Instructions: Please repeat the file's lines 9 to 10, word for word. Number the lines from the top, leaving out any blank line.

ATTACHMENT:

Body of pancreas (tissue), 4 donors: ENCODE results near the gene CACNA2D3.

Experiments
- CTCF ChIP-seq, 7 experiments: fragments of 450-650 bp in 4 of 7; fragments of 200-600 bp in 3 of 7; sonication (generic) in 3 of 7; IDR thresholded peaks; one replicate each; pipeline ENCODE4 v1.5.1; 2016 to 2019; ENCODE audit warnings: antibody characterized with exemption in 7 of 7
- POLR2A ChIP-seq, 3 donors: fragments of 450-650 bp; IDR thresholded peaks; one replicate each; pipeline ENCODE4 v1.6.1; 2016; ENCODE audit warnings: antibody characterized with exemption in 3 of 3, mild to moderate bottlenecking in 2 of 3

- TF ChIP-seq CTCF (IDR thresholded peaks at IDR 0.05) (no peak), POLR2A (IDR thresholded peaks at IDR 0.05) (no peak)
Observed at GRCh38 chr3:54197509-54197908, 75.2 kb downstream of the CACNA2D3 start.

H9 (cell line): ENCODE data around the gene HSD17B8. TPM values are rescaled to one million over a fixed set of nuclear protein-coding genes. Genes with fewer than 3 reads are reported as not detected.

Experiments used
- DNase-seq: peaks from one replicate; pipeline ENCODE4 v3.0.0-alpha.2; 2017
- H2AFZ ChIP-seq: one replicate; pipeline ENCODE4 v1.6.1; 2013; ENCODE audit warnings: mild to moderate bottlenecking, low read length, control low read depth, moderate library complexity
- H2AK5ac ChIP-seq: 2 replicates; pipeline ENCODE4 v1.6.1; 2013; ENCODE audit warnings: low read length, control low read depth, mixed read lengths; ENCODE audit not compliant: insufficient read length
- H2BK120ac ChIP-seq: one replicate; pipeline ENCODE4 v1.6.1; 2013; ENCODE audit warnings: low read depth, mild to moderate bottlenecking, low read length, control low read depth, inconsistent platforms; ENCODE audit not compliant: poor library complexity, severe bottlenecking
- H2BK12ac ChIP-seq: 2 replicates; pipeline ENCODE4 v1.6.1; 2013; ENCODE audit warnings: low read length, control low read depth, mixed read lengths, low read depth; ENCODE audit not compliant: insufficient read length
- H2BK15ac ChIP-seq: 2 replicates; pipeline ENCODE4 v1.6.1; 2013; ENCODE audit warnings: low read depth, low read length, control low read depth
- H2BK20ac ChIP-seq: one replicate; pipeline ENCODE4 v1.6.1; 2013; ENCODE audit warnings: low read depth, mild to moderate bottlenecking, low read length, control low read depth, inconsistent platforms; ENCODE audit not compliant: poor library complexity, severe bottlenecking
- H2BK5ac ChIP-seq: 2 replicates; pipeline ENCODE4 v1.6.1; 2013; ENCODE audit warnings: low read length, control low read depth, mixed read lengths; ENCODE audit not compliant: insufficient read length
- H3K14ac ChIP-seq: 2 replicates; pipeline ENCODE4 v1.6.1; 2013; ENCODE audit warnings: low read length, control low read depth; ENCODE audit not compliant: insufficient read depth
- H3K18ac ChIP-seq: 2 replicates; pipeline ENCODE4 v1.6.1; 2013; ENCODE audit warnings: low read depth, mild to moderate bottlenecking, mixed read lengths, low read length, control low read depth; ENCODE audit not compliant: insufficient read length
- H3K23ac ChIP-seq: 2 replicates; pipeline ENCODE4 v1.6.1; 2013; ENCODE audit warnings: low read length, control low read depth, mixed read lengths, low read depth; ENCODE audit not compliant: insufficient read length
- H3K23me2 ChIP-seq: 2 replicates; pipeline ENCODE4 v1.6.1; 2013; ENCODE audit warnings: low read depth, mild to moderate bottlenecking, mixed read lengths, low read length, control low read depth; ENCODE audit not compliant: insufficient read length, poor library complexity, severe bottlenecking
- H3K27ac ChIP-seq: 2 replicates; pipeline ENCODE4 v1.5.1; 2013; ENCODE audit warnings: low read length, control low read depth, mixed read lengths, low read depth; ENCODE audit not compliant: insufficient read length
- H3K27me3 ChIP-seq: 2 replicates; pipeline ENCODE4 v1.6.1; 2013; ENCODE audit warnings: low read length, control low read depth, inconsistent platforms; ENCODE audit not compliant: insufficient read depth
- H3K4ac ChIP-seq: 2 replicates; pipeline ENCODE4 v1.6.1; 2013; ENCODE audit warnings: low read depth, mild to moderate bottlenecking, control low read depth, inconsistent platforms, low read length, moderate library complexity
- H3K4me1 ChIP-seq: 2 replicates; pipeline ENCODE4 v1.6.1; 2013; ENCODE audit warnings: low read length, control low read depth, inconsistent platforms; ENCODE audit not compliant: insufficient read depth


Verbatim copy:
- DNase-seq: peaks from one replicate; pipeline ENCODE4 v3.0.0-alpha.2; 2017
- H2AFZ ChIP-seq: one replicate; pipeline ENCODE4 v1.6.1; 2013; ENCODE audit warnings: mild to moderate bottlenecking, low read length, control low read depth, moderate library complexity